More than 72 hours after a massive earthquake left thousands in Port-au-Prince scrambling to find food, water, and loved ones, World Relief's Stephen Bauman posted on his Twitter account Friday morning from Haiti's capital city: "No visible aid from outside yet."
A few hours later, U.S. troops began handing out food and water to desperate victims, four days after many had their last access to either. The aid effort remained massively mired by Friday afternoon, with aid groups reporting their struggle to deliver planeloads of critical supplies.
An airport quagmire left relief planes circling Port-au -Prince on Thursday, with airport officials reporting too little space for landing and too little fuel for re-supplying. A Samaritan's Purse flight joined the list of planes turned back, with some sent to land in the nearby Turks and Caicos islands for the night. U.S. officials expressed concern about air-dropping relief supplies, fearing such drops would create riots.
The chaos also has left many donors wondering about the best way to assist and which groups to support from afar. "Just because they have name recognition does not mean they're best able to respond to the disaster," said Saundra Schimmelpfennig, an aid coordinator in Thailand following the 2004 Indian Ocean tsunami. "Look for organizations operating in the country before the disaster. They will be better able to respond quicker and know the local culture, politics, and needs better." Schimmelpfennig is updating aid advice on her blog, Good Intentions Are Not Enough.
Ministry Watch also warns on its website MinistryWatch.com, "When disaster hits, scammers take advantage. Do not become a victim, but identify the most worthy ministries so those in true need are helped and not robbed a second time by fraudulent schemes or even well meaning, but inefficient charities."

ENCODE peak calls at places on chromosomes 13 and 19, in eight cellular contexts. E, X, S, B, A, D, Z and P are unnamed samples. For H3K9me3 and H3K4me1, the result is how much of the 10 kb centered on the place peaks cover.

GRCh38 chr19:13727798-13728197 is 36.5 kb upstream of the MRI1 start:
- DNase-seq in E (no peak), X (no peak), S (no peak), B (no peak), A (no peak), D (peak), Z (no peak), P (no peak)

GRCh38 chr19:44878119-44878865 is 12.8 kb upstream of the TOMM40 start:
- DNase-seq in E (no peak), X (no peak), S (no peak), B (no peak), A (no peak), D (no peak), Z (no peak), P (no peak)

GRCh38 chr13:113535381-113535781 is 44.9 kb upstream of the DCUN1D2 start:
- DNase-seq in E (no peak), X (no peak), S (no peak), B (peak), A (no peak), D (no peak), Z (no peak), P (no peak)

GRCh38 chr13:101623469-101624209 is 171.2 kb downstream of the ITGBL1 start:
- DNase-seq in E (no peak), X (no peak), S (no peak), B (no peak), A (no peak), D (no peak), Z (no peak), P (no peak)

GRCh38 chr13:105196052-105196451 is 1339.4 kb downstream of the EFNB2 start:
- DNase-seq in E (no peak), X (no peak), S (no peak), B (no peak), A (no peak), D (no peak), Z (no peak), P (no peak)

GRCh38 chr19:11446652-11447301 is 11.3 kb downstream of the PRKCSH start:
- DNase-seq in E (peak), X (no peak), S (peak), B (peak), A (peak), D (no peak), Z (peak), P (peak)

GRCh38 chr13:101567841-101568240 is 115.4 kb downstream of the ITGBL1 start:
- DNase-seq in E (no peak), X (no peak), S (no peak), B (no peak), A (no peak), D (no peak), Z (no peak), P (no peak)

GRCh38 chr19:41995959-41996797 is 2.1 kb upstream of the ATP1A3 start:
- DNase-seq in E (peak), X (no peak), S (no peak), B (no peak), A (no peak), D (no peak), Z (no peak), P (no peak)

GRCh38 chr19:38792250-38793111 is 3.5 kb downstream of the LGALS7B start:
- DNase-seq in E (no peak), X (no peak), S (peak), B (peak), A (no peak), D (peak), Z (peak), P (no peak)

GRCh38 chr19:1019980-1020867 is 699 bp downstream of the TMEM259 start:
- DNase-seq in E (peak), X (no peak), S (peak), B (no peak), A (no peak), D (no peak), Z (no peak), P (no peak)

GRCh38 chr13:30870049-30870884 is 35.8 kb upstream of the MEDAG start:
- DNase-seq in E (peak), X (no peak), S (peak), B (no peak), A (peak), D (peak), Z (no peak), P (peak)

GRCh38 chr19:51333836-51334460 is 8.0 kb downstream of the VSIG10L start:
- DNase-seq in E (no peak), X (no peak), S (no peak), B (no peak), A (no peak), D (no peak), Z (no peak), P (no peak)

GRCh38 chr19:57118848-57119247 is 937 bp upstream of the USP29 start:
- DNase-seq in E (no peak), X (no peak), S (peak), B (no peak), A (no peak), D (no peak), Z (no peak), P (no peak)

The reality is, extreme disasters are big money for relief and other organizations. As of Thursday afternoon the American Red Cross had raised $5 million through a text-messaging campaign for Haiti. It's important to know, experts say, that the giving will get where it needs to go.
Meanwhile, Haitians are waiting for a wide-scale effort that is the only hope of survival for many. In most parts of the country they also desperately await large-scale equipment like earthmovers and bulldozers that are the only hope for reaching still-buried or injured survivors. For that, U.S. military and other government assistance is needed. For other relief operations, the most immediately effective efforts hinged on groups already in the country. Here's a look at some organizations' progress:
The American Bible Society(ABS) is partnering with three groups already in Haiti to distribute aid: the Haitian Bible Society, Operation Compassion, and Water Missions International. ABS staffers in New York City made first contact with Haitian Bible Society president Magda Victor in Port-au-Prince on Friday. Victor reported her home was destroyed, but she was working with local staff to mobilize. ABS workers plan to help distribute 50,000 gallons of drinking water and water purification systems, but no word was immediately available for relief distributed so far.